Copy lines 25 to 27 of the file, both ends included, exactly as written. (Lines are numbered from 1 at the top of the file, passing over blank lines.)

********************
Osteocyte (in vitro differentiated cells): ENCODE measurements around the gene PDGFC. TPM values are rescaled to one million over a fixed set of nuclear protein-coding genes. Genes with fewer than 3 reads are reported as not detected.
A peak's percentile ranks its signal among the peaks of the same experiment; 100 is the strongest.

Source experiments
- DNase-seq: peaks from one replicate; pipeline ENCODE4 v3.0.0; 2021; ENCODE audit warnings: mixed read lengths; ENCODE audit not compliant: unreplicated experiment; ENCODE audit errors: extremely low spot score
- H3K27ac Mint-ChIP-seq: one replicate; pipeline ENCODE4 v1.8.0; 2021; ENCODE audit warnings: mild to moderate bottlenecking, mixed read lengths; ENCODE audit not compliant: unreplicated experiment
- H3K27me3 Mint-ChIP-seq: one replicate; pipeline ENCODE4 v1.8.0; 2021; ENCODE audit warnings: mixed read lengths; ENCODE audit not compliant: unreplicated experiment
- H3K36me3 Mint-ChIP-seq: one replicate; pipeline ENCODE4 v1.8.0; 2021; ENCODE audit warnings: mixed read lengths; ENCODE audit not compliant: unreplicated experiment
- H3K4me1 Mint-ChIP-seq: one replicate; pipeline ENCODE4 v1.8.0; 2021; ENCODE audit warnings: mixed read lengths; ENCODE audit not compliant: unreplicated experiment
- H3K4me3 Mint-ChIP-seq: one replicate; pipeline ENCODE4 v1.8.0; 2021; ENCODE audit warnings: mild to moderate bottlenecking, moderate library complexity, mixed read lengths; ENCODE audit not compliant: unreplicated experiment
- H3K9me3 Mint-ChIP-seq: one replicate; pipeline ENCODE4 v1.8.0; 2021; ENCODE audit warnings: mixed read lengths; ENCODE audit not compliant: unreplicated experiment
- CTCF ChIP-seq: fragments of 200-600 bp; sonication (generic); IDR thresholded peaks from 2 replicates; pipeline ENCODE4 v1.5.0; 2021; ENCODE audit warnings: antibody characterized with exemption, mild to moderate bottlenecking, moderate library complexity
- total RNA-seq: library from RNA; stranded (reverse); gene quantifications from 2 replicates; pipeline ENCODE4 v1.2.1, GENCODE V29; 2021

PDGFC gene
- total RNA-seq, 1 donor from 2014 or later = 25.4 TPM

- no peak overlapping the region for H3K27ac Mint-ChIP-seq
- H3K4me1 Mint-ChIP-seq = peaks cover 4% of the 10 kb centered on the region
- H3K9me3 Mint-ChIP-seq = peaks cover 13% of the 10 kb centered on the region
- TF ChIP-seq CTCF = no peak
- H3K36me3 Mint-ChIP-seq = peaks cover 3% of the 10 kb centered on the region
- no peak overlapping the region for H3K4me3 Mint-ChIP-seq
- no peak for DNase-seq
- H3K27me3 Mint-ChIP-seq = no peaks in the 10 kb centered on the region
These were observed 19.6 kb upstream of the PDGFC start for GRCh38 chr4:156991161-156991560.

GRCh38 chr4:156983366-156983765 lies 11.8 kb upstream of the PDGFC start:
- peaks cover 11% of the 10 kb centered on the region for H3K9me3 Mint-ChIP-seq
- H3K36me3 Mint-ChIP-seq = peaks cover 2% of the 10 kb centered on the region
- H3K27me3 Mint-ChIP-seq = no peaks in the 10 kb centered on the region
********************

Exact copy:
- peaks cover 11% of the 10 kb centered on the region for H3K9me3 Mint-ChIP-seq
- H3K36me3 Mint-ChIP-seq = peaks cover 2% of the 10 kb centered on the region
- H3K27me3 Mint-ChIP-seq = no peaks in the 10 kb centered on the region